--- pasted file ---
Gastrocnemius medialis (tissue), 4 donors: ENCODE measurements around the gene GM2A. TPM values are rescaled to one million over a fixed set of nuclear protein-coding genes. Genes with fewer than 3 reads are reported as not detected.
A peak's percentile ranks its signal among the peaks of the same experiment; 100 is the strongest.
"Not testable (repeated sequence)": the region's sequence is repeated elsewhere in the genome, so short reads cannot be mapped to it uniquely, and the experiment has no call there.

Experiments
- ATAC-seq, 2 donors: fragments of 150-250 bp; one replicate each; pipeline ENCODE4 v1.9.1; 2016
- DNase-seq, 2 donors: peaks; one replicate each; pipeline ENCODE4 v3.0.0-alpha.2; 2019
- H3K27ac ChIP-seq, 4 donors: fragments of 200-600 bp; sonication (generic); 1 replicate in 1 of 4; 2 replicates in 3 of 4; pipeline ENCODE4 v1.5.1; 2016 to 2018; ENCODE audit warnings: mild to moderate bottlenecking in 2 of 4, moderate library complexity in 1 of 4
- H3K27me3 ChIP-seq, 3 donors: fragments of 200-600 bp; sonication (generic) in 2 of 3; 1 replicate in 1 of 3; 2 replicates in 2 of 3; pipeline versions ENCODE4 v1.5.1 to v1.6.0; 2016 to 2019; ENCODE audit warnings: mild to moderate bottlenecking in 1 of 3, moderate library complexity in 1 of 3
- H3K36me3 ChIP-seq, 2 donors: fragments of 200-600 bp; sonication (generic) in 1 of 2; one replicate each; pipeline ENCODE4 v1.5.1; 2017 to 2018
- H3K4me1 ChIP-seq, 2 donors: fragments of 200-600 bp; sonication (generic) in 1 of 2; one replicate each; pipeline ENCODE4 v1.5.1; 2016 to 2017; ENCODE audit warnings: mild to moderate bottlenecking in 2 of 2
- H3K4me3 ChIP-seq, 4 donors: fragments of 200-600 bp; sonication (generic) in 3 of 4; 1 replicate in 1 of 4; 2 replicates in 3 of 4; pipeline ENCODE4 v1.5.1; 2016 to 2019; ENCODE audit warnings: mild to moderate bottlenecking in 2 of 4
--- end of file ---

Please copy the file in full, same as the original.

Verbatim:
Gastrocnemius medialis (tissue), 4 donors: ENCODE measurements around the gene GM2A. TPM values are rescaled to one million over a fixed set of nuclear protein-coding genes. Genes with fewer than 3 reads are reported as not detected.
A peak's percentile ranks its signal among the peaks of the same experiment; 100 is the strongest.
"Not testable (repeated sequence)": the region's sequence is repeated elsewhere in the genome, so short reads cannot be mapped to it uniquely, and the experiment has no call there.

Experiments
- ATAC-seq, 2 donors: fragments of 150-250 bp; one replicate each; pipeline ENCODE4 v1.9.1; 2016
- DNase-seq, 2 donors: peaks; one replicate each; pipeline ENCODE4 v3.0.0-alpha.2; 2019
- H3K27ac ChIP-seq, 4 donors: fragments of 200-600 bp; sonication (generic); 1 replicate in 1 of 4; 2 replicates in 3 of 4; pipeline ENCODE4 v1.5.1; 2016 to 2018; ENCODE audit warnings: mild to moderate bottlenecking in 2 of 4, moderate library complexity in 1 of 4
- H3K27me3 ChIP-seq, 3 donors: fragments of 200-600 bp; sonication (generic) in 2 of 3; 1 replicate in 1 of 3; 2 replicates in 2 of 3; pipeline versions ENCODE4 v1.5.1 to v1.6.0; 2016 to 2019; ENCODE audit warnings: mild to moderate bottlenecking in 1 of 3, moderate library complexity in 1 of 3
- H3K36me3 ChIP-seq, 2 donors: fragments of 200-600 bp; sonication (generic) in 1 of 2; one replicate each; pipeline ENCODE4 v1.5.1; 2017 to 2018
- H3K4me1 ChIP-seq, 2 donors: fragments of 200-600 bp; sonication (generic) in 1 of 2; one replicate each; pipeline ENCODE4 v1.5.1; 2016 to 2017; ENCODE audit warnings: mild to moderate bottlenecking in 2 of 2
- H3K4me3 ChIP-seq, 4 donors: fragments of 200-600 bp; sonication (generic) in 3 of 4; 1 replicate in 1 of 4; 2 replicates in 3 of 4; pipeline ENCODE4 v1.5.1; 2016 to 2019; ENCODE audit warnings: mild to moderate bottlenecking in 2 of 4